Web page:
We need a people-centred COP26. Instead, we have an elite marketplace
COP26 is full of big boys in small rooms. It needs to be led by the people, not Northern elites with the financial interests in maintaining the status quo.
Half a century ago, the Niger Delta region of Nigeria was lush and thriving. Then, oil was discovered and multinationals like Shell turned up. Fast forward through several decades of exploitation, pollution, gas flaring, and dozens of oil spills, and the area could not look more different.
Today, ash and tar cover once luscious farming land. The fishing industry has been all but decimated. Water has become dangerous to drink with UN scientists finding 8cm of refined oil floating on top of water that supplies drinking wells. The air is thick with smoke. People’s livelihoods have been destroyed and life expectancy has plummeted.
Niger Delta communities have repeatedly called on Shell to clean up its mess, but instead of launching the urgent measures needed to save lives, the multi-billion-dollar oil major has instead repeatedly denied responsibility and spent millions in courts in an attempt to evade liability.
This is the impact wrought by one oil major in one region, but it is a microcosm of what the fossil fuel industry is doing to the planet as a whole. According to the UN’s Intergovernmental Panel on Climate Change (IPCC), fossil fuels are the dominant cause of global warming. In 2018, fossil fuels and industry accounted for 89% of global CO2 emissions. To keep global heating to an already devastating 1.5C, the development of new oil and gas fields has to stop this year. It’s as simple as that.
Like with cleaning up the Niger Delta, however, stopping projects in which they have already invested vast sums is not in the interests of the fossil fuel industry’s executives and shareholders. And so, while they invest millions in greenwashing campaigns and attempts to confuse the public through notions like “net zero”, they continue to pump tens of billions into oil and gas. It is true that they are also investing in renewables, but a 2021 report by the International Energy Agency (IEA) found that less than 1% of fossil fuel companies’ annual investments in the Global South have gone into clean energy.
The economic interests of oil and gas majors are simply at odds with the need to tackle climate change. And yet, at COP26, the global summit to address the crisis, there are more delegates associated with the fossil fuel industry than from any single country. Campaigners from Global Witness assessed the list of participants and found 503 accredited participants with links to oil and gas. That is more than double the 230 approved delegates representing the UK, which is hosting the talks.
That’s not to imply that more representation from Global Northern governments like the UK would lead to better solutions. They are already the ones with the most power and that continue to enable fossil fuel companies. They are the ones benefiting the most and suffering the least from the devastating impacts of their activities. They are the ones largely responsible for historic greenhouse gas emissions that are disproportionately affecting the formerly colonised Global South. Although the whole world stands the suffer, it is the wealthy industrialised nations in the North that have the most to lose and the least to gain by taking the climate crisis seriously, at least in the short-term.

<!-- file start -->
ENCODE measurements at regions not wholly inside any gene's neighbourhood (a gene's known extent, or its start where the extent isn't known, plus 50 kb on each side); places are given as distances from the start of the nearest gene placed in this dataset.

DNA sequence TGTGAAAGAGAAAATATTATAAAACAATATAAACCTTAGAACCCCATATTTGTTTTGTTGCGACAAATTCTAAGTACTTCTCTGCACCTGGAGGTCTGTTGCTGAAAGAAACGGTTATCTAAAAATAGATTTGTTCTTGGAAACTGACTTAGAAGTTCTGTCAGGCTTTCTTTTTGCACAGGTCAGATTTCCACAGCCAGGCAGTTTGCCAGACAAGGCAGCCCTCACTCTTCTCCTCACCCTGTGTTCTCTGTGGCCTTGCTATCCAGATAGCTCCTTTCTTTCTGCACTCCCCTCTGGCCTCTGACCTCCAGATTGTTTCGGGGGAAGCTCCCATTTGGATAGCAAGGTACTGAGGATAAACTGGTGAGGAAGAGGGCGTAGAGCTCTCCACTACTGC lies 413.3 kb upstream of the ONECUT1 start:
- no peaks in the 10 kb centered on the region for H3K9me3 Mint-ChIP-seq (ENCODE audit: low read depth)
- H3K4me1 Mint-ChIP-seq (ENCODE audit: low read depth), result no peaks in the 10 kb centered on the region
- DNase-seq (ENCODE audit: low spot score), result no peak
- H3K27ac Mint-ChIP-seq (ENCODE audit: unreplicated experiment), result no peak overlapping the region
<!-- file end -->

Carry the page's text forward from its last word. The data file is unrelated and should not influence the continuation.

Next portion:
Some representatives from civil society like myself have been given observer status at COP26. This is supposed to allow us to participate in and scrutinise the process, but my yellow badge doesn’t get me into the areas where the real negotiations are happening. We’ve been closed off from critical spaces and, at times, had whole sections of the conference cordoned off to us.
To make matters worse, two thirds of the civil society organisations that usually send delegates to COP could not even make it to this conference to enjoy this highly limited access. Despite repeated reassurances from organisers, participants from Africa and elsewhere in the Global South have been denied visas, been unable to access the Covid vaccine, been upended by the UK’s changing travel restrictions, or been priced out due to the lack of accommodation in Glasgow. COP is always elite and exclusionary, but this year’s conference is unprecedented in its marginalisation of those most affected by the climate crisis.
And so, what we have at COP26 is a lot of big boys in small rooms. We have a process led and lobbied by heavily polluting countries and industries that are more interested in their media image than the hundreds of millions of people that are suffering. We have a fundamentally illegitimate global summit in which the voices of those least responsible for climate change and most vulnerable to its impacts are effectively silenced.
What we need is to completely invert this failed model. Fossil fuel companies and their lobbyists – concerned about their ability to profit – must be barred from negotiations. And civil society groups representing hundreds of millions of people – concerned about their ability to live – must be foregrounded.
We need a people-centred COP that can talk about critical issues of justice and take clear and urgent actions like immediately banning any new oil and gas projects – not the elite marketplace for environmental criminals that we currently have.
Aderonke Ige was speaking to James Wan.